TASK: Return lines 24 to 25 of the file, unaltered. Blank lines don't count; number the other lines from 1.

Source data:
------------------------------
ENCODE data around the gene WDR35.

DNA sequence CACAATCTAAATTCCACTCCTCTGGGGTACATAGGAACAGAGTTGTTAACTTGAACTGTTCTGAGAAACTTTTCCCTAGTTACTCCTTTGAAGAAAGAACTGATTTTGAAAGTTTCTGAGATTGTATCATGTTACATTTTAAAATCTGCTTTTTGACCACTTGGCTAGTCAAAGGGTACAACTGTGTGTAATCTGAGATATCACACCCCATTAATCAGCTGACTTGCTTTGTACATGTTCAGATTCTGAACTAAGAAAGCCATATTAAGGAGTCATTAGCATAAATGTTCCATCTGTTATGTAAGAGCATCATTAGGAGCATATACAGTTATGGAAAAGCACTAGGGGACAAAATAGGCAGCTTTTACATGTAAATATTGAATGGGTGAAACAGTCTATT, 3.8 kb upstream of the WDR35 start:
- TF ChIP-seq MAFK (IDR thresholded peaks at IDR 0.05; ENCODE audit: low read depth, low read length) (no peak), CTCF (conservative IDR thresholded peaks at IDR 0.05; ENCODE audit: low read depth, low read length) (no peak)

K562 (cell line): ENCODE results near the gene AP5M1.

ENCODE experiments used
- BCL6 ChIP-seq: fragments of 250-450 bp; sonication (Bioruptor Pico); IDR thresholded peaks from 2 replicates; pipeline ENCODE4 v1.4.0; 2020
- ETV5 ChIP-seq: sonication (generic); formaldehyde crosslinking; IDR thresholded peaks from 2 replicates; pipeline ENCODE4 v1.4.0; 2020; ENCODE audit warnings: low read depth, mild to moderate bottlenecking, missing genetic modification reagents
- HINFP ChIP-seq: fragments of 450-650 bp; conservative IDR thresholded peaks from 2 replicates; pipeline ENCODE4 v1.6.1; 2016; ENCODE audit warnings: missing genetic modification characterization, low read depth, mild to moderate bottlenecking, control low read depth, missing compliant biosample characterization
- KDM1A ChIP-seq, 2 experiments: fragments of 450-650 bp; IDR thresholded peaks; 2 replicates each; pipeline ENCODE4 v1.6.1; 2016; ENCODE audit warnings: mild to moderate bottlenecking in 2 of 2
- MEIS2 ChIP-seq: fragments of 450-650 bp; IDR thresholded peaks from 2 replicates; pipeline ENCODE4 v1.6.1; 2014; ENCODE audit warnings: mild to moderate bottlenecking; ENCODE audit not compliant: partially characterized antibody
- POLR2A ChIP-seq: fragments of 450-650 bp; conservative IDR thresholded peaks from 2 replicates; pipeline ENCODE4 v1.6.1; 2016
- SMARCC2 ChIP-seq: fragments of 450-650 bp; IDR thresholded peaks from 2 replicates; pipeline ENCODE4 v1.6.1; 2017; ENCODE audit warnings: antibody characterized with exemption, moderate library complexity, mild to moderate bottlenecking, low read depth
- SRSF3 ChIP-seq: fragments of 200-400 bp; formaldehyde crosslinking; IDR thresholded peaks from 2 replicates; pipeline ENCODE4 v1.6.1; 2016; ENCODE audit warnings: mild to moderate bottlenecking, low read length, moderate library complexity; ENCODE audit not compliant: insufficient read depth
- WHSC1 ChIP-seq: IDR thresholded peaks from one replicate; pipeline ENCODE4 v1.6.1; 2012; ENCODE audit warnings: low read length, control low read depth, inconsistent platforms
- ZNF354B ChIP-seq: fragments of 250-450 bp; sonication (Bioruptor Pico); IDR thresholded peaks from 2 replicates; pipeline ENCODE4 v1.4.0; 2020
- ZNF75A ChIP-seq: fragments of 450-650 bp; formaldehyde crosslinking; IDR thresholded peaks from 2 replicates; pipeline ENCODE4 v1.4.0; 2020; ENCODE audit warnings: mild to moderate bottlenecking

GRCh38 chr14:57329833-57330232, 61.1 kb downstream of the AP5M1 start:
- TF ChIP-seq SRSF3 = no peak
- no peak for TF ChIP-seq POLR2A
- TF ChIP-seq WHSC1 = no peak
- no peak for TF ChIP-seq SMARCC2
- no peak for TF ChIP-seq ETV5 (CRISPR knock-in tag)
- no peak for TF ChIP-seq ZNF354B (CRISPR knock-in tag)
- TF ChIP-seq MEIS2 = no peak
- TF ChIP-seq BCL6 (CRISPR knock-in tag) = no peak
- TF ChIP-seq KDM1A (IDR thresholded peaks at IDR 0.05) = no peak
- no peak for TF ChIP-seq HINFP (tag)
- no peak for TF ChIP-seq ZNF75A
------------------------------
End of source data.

- TF ChIP-seq MEIS2 = no peak
- TF ChIP-seq BCL6 (CRISPR knock-in tag) = no peak